As I’ve mentioned elsewhere, I don’t know anything about economics, but I’m fascinated by the field for its often counterintuitive insights into things everybody thinks we already know. That’s why I love reading Marginal Revolution, the wonderful and entertaining blog by Tyler Cowen, author of the just-released Discover Your Inner Economist. In this morning’s post, Cowen reports on an interesting experiment in the economics of information: whether you can, in fact, judge a book by its cover:
I saw this and thought I should buy the book — Kate Christensen’s novel The Great Man — just because I liked the cover. As an experiment, I deliberately did not scan the contents or read the blurbs on the back. The title isn’t very descriptive either. I then bought the book.
My thought was this: presumably the publisher designs the cover to appeal to people who will spread favorable word of mouth about the book. As a sometimes good (but non-reductionist) Bayesian, if I like the cover I should infer I will praise the book. Furthermore I should be especially keen to buy on this basis for a “word of mouth book,” and indeed this author does not have a celebrity name.
If I like the cover *a lot*, can I receive a worse evaluation by checking out the blurbs and thus skewing or minimizing my gut reaction to the image? Surely if someone is able to manipulate me, my optimal strategy is let just some of the manipulative information through. The case for viewing the cover — and only the cover — is simply that many more people see the cover than evaluate any other part or aspect of the book. Might we then not expect the cover to be the strongest and best thought out signal?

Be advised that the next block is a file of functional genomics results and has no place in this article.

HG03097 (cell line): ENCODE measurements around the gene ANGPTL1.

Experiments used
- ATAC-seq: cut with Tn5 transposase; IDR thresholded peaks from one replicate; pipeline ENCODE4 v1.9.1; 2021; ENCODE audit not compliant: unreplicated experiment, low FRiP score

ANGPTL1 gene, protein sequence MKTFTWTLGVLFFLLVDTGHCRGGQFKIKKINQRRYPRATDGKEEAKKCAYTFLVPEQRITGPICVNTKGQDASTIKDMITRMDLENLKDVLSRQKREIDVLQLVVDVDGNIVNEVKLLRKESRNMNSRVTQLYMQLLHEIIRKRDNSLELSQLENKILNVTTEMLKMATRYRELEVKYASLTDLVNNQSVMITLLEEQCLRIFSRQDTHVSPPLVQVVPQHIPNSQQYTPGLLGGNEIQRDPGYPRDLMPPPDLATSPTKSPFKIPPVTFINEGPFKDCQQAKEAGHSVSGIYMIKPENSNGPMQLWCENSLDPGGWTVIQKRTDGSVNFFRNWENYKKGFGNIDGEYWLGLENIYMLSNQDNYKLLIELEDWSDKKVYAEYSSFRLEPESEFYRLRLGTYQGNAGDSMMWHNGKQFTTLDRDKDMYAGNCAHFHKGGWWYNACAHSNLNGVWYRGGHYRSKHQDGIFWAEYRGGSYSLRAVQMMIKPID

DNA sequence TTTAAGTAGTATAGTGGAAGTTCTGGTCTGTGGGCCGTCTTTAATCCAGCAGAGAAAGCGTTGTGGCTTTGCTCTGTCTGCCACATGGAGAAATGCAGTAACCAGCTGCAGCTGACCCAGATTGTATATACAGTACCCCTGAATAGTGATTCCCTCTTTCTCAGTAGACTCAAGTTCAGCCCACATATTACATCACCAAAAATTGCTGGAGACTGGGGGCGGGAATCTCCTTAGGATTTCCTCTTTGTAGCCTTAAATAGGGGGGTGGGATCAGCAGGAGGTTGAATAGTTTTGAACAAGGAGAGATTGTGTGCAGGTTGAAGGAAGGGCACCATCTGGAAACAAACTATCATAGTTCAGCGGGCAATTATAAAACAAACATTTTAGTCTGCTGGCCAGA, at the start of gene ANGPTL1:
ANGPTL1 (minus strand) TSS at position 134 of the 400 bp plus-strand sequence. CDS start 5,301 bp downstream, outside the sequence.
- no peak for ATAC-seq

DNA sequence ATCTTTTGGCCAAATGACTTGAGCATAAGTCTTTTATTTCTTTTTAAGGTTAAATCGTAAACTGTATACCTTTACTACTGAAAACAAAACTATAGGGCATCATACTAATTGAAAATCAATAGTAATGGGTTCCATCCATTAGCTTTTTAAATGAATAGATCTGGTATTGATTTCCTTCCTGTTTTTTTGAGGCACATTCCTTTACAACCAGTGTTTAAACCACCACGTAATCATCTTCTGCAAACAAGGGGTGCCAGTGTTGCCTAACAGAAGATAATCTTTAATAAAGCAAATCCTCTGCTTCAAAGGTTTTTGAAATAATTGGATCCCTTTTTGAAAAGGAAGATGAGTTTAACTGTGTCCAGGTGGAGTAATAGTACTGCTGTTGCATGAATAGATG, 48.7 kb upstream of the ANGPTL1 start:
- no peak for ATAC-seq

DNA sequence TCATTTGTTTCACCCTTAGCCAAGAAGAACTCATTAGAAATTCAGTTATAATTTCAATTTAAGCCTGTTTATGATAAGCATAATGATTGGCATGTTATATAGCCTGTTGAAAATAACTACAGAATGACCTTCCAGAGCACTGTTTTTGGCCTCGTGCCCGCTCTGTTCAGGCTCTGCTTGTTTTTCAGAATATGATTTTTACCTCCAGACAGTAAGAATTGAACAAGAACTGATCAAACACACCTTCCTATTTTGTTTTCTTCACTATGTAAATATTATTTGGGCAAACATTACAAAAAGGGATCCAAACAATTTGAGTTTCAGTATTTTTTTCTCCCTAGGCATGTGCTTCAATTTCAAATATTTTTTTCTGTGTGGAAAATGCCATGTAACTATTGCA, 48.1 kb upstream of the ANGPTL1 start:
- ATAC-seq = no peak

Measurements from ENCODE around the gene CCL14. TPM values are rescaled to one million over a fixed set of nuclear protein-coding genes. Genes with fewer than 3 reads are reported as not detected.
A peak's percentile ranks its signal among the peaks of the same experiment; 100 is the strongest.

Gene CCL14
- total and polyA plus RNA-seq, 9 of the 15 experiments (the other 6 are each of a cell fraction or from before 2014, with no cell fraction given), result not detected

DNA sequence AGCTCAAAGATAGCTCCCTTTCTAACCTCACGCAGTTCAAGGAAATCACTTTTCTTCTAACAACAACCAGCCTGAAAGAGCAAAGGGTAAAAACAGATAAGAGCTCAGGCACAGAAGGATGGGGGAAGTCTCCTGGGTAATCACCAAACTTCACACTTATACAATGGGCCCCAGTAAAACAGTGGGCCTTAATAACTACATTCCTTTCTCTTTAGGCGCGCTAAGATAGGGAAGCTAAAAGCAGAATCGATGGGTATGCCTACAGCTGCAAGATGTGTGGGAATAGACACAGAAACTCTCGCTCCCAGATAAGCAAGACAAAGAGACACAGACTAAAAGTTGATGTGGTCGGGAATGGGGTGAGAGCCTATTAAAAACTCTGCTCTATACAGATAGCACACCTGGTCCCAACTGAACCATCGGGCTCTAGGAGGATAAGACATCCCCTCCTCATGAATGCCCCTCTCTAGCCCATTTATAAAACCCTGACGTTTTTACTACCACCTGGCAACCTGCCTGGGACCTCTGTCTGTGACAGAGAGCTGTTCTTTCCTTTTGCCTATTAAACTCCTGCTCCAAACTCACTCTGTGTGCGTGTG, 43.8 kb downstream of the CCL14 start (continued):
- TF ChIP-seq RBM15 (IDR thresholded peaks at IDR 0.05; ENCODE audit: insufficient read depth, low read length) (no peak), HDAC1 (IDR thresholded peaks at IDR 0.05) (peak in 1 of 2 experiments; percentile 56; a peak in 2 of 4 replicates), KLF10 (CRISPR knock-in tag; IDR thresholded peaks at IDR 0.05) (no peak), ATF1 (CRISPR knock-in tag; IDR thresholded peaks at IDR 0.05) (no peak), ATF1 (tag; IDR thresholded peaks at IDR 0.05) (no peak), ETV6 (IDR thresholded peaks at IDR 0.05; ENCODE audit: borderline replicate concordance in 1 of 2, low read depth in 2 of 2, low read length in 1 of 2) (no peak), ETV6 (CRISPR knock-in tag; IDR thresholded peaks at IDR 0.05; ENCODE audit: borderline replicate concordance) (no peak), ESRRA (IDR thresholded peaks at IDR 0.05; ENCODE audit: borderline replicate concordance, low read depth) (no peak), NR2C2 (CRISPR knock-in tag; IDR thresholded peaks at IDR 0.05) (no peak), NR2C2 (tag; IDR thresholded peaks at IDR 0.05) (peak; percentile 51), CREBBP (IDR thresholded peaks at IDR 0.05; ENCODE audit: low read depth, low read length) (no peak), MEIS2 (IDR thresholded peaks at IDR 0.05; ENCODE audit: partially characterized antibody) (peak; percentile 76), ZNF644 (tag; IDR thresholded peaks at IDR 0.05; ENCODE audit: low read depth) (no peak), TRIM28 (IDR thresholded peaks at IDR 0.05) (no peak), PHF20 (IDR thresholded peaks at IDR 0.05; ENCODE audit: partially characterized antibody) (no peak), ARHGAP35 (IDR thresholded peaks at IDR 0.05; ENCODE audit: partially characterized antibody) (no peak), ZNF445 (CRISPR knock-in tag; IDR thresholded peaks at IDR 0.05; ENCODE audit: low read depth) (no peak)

Preliminary results seem to confirm Cowen’s hypothesis.
I can now report that the topic of the book interests me greatly, and I am enjoying the first half of the book. I fully expect to finish it.
I will continue this experiment by buying another book just for its cover.
I do understand that this is usually considered the strategy of a relatively stupid person.
As always with Marginal Revolution, the comments are interesting as well.
You can do this in libraries by wandering the aisles until you see a spine that catches your eye, although it works best for genre fiction, as RobbL observed. I’ve had the best results using this method for historical fiction, which usually manages to convey genre, period, and tone quite effectively through choice of cover art and fonts.
Perhaps academic libraries should reconsider our almost universal practice of discarding dust jackets?
Why stop at books?
I do a healthy dose of shopping this way. Shampoo, beverages, and even my current vehicle was chosen based on looks. (While looks wasn’t the most important factor in choosing my car, it was the tie breaking factor).
The logic is that a well designed product reflects well designed contents. If they show attention to detail for the cover, they must have equal if not more attention to detail for the books contents. However this strategy will probably yield worse results for products where presentation is the point, such as luxury products.
I myself often follow this rule of thumb:
My girlfriend and I buy wine by looking at the lable.
Our favorite is “Toasted Head” it has a picture of a bear breathing fire.
I wonder if the picture of my cat at the top of this blog successfully signals the quality of its content?